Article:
Because of Wal-Mart's size and scale, Scott's pledge rippled across a vast swath of China's manufacturing sector. The company buys some $9 billion worth of goods every year from some 20,000 vendors.

The scope of Wal-Mart's green goals is also without parallel. The mandate requires Chinese factories to track great volumes of data on energy use and to make it available for audits. Wal-Mart's top 200 factories have to become 20% more energy-efficient by 2012. "Many Western companies can't track their own energy consumption," says Andrew Winston, consultant and author of the book Green to Gold, who attended the meeting. "Getting Chinese companies to track these kinds of operations data takes [Wal-Mart] many steps forward."



posted on Jul, 28 2009 @ 01:28 PM
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reply to post by Rigel Kent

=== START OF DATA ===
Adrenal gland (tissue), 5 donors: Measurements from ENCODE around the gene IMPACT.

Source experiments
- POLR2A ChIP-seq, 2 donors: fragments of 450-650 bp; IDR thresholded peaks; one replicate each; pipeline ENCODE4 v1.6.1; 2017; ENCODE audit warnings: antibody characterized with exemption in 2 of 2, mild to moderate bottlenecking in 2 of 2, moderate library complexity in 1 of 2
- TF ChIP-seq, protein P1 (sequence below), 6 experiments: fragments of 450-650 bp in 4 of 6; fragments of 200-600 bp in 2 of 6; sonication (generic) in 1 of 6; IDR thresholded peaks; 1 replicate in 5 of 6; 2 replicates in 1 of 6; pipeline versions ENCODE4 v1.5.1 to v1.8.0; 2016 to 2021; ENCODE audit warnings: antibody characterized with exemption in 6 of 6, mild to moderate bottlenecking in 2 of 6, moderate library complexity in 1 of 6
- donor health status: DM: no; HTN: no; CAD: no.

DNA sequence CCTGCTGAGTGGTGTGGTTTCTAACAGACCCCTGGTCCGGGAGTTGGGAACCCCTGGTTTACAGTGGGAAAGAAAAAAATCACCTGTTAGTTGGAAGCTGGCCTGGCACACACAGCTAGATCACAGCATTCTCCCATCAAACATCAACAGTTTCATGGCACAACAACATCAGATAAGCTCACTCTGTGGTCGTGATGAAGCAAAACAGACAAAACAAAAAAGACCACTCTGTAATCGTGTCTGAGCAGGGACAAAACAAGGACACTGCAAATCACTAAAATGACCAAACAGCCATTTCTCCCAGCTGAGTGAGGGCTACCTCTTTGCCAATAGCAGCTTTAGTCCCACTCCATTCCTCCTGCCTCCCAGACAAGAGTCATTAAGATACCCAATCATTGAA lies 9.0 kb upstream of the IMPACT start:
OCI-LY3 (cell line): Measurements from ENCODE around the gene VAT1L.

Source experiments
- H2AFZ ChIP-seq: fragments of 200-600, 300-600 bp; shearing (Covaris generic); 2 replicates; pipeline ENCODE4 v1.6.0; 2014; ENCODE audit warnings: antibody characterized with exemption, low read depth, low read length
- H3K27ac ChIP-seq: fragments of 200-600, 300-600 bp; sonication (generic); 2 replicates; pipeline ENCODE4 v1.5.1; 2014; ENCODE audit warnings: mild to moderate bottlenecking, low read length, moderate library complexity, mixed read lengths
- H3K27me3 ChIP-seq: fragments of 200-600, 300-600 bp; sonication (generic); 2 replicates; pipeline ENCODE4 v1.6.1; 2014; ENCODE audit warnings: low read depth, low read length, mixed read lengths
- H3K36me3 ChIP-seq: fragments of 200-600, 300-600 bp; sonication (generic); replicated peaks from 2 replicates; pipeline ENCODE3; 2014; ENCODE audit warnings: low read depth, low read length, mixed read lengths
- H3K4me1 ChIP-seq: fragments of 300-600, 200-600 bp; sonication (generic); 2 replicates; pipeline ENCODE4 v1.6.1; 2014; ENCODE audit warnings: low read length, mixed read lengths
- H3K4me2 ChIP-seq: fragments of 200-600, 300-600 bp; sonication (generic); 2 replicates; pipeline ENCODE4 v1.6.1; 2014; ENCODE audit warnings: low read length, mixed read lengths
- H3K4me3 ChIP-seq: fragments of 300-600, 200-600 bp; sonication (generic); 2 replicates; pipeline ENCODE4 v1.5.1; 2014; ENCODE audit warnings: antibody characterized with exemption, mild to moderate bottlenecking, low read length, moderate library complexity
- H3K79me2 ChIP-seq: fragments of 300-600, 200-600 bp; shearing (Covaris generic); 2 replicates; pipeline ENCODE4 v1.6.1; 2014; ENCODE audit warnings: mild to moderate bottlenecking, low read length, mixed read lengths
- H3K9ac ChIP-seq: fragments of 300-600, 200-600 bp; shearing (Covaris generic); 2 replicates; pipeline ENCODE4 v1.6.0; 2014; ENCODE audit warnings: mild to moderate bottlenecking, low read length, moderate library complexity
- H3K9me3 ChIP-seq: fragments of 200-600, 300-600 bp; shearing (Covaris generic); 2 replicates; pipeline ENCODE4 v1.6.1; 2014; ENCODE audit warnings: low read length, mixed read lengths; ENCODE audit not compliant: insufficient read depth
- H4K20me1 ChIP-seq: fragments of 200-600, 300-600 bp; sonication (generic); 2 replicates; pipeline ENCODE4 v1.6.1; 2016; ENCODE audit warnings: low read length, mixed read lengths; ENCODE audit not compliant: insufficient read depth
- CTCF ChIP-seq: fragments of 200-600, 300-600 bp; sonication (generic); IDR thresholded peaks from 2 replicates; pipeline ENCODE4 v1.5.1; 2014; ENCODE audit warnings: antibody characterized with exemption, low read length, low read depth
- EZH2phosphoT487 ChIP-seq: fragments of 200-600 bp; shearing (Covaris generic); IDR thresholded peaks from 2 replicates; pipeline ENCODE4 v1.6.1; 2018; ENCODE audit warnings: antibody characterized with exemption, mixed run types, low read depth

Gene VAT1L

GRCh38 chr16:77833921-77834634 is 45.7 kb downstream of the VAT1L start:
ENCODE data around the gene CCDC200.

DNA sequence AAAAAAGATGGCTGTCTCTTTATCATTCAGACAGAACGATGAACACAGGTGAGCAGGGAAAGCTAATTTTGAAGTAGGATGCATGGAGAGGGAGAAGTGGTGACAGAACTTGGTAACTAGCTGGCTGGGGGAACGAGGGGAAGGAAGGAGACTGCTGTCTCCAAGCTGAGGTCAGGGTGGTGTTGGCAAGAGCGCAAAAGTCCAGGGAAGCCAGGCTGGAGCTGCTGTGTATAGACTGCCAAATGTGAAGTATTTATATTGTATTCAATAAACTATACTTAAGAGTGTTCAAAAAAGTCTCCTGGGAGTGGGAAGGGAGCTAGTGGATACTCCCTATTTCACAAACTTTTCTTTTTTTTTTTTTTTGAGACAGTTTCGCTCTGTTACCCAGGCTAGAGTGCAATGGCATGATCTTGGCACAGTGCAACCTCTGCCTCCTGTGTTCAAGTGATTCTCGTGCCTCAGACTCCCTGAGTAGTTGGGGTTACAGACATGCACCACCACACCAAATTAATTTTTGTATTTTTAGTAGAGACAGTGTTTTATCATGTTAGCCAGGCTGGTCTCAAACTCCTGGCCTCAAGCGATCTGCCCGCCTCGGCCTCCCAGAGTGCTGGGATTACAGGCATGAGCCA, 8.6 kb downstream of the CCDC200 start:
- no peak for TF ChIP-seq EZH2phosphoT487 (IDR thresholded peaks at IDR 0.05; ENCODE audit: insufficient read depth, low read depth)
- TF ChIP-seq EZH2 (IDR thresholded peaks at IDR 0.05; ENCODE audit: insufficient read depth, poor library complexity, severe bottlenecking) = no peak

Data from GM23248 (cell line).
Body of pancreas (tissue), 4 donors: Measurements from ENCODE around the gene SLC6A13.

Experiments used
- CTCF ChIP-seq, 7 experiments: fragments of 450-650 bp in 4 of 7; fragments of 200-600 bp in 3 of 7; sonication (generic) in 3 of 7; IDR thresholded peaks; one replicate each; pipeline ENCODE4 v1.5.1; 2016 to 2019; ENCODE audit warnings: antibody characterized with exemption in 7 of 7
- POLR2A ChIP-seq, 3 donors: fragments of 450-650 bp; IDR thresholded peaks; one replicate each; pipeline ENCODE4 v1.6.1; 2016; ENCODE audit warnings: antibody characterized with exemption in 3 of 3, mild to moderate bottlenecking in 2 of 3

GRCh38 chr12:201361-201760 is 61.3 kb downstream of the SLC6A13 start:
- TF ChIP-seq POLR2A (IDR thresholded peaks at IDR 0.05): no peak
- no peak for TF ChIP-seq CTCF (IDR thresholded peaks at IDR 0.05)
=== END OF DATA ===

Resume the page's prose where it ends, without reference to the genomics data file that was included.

Thanks for bringing that topic, I forgot that China is one of the biggest counterfeiters in the world, still nobody tells them to stop doing it and neither are wining any complains with the WTO.




posted on Jul, 28 2009 @ 01:31 PM
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reply to post by SLAYER69
 


If you are talking about the crap and trade bill guess what, only US is going to be the loser as usual including the tax payer and middle class.


On cap and trade, limiting U.S. CO2 emissions would do little to solve the global warming problem if CO2 emitting are not similarly limited in China. Yet, China refuses to match the legislation President Obama is pushing through Congress.

Cap and trade, should it pass the Senate, will finish the job China’s currency intervention began—decimating U.S. manufacturing and a good deal of the American middle class.


www.economyincrisis.org...



They may be able to track Walmart in the US but when it comes to China territory and what they do the government will do what they do best, laugh at the American government at usual.


Remeber our government needs China at the aution block.



posted on Jul, 28 2009 @ 01:36 PM
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Originally posted by Rigel Kent